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pareidolia
  • 31249.0000

  • 31240.0934

    Perhaps the greatest scholar you never knew, Charles Laughlin is at the vanguard where neuroscience meets anthropology; his major contribution is a theory of consciousness-phenomenology he posited called biogen structuralism. One of his key arguments is that semiotics is a backwoods plateau in philosophy, that it isn't aiming for completion nor can it become self-aware, and it cannot export accurate data and analysis for a collective since it is based purely in observation. In a way he considers semiotics fictional, and he has considerable arguments based in neural science, stemming from structural patterns that emerge after the stage of observation.

    Why is this important? Because it indicates we may have diverged from evolving thought and turned instead to a fashion of thought - semioticians and most current day philosophers may be no different than fashion designers, except their slender lines and curvy metaphors are set in text, the caress of opinions now institutionalized into an academic jet-set. All components and agencies for the semiotician's discussion, gender, class, skin color, ethnicity, are not considered biologically or even neurologically (which would make us examine their uses and misuses as tools) they are instead viewed as values, mostly through a cross-lateral of emotion and logic, data like cultural values which shift individually. Science under this lens should be viewing current-day philosophy as hopelessly medieval, as the pulses of egos merely vaunting for attention.

    Laughlin is one of the few crossover talents between myth and science since he explores storytelling, metaphor and memory as neural function. He can cogently describe formulas of thinking and memory and how they are structured by referencing neuroscience, he's a scientist's Oliver Sacks. In his emeritus stage, his two central collaborators no longer living, and with his central thesis book out of print, Laughlin continues to explore the possibility we may have overlooked central tenants to our evolution by ignoring the basic evidence of what our brains are showing us. His recent blogposts, though a year old, are critical, and deal with something he labels The Crisis. By dissolving semiosis as a shared tool, Laughlin alters the late 20th century's order, he forces us to look at thinking we may have missed: unconscious, or hidden structuralism rather than the conscious semiosis that was being taught and formalized into academic conditioning. In a way, conspiracy fantacists like Robert Anton Wilson, myth seekers like Carlos Casteneda, and novel historians like Michel Foucault were each operating with a glass ceiling, they were stylists scratching at the edges of science, where analogue and vast 'formulas' remained invisible in the dark, they themselves embodied key archetypes (the primary) as they perceived others (secondary). Wilson and Casteneda don't claim to know the rationale for their observations, it seems as if they've stumbled across their prose, even their subjects. Foucault on the other hand is a detective by choice. His semiosis is the least-knowing perhaps since he claims to comprehend it so well that he prepares for his own ridcule in preface to the Archeology of Knowledge by defying it in advance. Foucault's descendants, articulators like Zizek and Delueze, are probably getting more least by the day.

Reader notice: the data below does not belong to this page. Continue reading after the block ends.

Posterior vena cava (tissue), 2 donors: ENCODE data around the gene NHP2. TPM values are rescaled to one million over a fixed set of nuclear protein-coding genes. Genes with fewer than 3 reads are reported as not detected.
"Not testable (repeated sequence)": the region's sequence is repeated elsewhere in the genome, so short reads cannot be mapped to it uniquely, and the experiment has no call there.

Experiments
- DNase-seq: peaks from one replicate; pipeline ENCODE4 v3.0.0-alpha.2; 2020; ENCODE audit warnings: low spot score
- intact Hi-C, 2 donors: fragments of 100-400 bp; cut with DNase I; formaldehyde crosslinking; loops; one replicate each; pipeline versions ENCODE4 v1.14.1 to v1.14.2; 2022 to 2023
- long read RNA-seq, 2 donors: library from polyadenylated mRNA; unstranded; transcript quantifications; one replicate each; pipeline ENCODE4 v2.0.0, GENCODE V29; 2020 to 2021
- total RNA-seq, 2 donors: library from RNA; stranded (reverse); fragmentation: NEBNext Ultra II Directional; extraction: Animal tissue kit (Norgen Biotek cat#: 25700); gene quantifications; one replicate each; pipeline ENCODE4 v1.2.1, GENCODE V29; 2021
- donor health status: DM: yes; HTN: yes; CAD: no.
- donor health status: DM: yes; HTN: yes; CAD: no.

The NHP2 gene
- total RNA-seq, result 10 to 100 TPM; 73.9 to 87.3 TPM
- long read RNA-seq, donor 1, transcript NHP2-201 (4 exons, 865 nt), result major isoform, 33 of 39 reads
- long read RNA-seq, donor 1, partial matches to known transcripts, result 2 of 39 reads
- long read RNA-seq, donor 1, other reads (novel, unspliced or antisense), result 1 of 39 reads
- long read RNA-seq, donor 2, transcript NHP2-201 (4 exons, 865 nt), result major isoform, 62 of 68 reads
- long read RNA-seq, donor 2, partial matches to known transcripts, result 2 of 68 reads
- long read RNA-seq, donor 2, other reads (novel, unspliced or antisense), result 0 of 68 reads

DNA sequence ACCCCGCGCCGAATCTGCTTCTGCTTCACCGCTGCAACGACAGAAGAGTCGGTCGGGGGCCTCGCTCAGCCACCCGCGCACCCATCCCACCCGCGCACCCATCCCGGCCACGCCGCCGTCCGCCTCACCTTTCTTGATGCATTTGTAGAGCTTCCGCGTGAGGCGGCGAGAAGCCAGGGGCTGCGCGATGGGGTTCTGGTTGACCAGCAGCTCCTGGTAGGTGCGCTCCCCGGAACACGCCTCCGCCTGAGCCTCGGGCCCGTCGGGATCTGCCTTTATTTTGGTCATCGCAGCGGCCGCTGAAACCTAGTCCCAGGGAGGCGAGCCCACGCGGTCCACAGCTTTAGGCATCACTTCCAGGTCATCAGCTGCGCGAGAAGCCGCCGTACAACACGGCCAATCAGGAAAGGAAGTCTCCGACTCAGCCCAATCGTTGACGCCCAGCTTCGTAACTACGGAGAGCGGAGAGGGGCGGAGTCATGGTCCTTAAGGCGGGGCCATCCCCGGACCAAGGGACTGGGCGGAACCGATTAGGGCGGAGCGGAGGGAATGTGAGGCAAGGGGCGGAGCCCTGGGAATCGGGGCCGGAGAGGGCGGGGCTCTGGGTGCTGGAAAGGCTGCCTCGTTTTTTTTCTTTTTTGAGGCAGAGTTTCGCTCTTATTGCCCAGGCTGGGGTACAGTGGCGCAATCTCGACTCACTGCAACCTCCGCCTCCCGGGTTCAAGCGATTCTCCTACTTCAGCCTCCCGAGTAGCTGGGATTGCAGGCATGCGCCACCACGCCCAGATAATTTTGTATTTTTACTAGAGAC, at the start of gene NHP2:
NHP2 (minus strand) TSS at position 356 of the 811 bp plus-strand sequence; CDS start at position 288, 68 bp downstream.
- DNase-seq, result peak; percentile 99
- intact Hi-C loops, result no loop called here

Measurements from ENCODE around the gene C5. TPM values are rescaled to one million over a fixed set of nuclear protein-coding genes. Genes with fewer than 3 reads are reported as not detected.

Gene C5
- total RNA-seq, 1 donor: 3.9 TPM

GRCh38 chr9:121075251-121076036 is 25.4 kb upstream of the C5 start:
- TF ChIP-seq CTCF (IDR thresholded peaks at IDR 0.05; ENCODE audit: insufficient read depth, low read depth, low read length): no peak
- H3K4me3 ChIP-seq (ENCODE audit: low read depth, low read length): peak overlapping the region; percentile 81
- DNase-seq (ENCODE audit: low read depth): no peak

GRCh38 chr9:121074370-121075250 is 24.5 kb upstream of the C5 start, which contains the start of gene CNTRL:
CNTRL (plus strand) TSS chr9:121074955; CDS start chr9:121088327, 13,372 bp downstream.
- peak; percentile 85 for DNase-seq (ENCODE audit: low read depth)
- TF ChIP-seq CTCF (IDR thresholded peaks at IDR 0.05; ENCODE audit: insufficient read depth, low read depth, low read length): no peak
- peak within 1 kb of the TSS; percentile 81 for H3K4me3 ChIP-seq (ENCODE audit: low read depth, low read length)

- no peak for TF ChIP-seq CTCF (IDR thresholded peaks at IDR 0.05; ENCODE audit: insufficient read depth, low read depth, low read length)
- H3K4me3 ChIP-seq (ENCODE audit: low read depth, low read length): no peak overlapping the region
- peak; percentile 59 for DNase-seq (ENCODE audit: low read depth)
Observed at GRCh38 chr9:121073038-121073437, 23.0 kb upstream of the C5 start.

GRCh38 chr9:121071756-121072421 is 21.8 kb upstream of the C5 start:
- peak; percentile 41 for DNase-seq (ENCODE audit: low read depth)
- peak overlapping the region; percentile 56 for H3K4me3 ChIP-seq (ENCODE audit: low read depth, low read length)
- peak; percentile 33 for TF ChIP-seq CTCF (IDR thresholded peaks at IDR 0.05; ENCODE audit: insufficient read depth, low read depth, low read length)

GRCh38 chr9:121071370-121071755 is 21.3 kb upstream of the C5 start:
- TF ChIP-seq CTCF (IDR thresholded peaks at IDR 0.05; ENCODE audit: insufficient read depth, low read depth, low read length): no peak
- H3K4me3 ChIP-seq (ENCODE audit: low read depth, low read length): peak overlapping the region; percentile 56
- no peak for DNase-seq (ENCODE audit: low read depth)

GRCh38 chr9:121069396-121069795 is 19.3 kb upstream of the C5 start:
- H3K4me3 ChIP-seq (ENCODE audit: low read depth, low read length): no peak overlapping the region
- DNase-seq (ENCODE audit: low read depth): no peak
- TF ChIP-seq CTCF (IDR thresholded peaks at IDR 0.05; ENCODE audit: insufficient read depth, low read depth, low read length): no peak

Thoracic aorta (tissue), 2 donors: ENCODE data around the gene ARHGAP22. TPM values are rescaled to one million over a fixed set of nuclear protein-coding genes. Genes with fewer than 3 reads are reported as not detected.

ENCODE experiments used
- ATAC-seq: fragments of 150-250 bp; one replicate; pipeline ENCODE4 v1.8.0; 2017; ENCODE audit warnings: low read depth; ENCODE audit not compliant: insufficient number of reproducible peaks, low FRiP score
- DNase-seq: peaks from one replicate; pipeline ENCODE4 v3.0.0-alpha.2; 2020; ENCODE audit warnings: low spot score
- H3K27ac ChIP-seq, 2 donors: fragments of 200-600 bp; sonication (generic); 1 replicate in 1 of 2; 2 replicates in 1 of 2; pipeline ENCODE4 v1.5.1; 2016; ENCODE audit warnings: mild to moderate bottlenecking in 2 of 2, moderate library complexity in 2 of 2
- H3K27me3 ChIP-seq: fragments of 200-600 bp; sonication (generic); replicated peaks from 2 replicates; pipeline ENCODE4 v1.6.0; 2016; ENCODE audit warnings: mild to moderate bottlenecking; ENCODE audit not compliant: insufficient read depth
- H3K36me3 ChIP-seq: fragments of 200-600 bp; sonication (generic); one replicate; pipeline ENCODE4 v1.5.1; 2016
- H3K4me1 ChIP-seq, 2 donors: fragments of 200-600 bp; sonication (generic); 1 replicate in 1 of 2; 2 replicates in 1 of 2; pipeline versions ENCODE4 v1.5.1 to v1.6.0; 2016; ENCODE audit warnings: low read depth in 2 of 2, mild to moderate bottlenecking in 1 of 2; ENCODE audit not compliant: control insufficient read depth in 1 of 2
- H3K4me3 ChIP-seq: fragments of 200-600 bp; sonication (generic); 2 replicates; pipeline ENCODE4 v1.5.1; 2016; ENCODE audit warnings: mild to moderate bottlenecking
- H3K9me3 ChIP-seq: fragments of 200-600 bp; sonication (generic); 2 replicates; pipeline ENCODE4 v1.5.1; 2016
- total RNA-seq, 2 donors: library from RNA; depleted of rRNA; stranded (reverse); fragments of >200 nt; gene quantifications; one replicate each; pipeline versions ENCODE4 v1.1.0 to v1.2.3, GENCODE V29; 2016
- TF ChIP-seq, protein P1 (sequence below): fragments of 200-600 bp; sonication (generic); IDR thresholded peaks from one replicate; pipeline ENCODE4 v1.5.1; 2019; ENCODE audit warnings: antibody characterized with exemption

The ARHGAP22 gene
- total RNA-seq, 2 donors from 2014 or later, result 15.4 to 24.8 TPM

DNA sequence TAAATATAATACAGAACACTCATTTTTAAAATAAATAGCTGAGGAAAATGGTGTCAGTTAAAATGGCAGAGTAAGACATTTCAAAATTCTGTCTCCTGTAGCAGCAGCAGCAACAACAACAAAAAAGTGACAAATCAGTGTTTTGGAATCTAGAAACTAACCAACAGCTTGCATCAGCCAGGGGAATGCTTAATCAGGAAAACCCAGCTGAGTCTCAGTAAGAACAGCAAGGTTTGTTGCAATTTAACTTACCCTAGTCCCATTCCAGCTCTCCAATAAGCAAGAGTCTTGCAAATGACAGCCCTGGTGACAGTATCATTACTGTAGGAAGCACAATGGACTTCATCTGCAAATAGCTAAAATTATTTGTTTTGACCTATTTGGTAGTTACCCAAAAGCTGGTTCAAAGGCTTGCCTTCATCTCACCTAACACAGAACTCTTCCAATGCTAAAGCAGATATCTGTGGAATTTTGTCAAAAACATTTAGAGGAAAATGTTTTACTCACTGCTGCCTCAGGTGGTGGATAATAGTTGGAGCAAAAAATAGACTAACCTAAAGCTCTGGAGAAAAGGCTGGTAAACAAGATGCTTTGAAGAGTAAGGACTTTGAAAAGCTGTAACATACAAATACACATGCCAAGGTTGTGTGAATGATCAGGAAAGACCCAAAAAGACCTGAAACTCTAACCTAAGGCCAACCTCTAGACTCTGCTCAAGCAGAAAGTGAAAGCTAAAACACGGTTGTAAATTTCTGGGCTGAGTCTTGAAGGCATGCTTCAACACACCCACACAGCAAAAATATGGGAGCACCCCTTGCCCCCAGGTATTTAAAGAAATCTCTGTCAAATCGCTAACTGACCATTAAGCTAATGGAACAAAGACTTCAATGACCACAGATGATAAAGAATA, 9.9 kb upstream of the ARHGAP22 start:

Read on and break your chains.

    http://charleslaughlin.blogspot.com/

    http://www.biogeneticstructuralism.com/index2.htm

    This pivotal work is available on his site, An Ibis in the Tree, here previewed below, our underline.

    It is our view that the emergence of structuralism in a science is a mark of its maturity.  What do we mean by structuralism in that sense?  We mean that observables are explained by reference to non-observed principles, schemes, operators or structures, the activities of which produce, perhaps even cause, the observables (see Ackoff and Emery 1972 for the distinction between “cause” and “produce”).  Prior to the emergence of a structuralist theory base, a science tends to be pretty much a natural history of observables (see Brown 1963).  You collect all the butterflies you find, pin them to a wall, and then you try to order them in some way.  They all have blue wings, all red wings, or are all big butterflies, medium-sized or little butterflies, butterflies with a black thorax, brown thorax, and so on.  This was the state of biology before Darwin, the state of chemistry before the periodic table, and the state of physics before Newton’s Principia.  This was also the state of anthropology before structuralism.  Anthropological theory today has an unsettling, unsatisfying effect upon many of us unless it has some kind of structural underpinning to it, and this is a sure sign of the maturation of the discipline.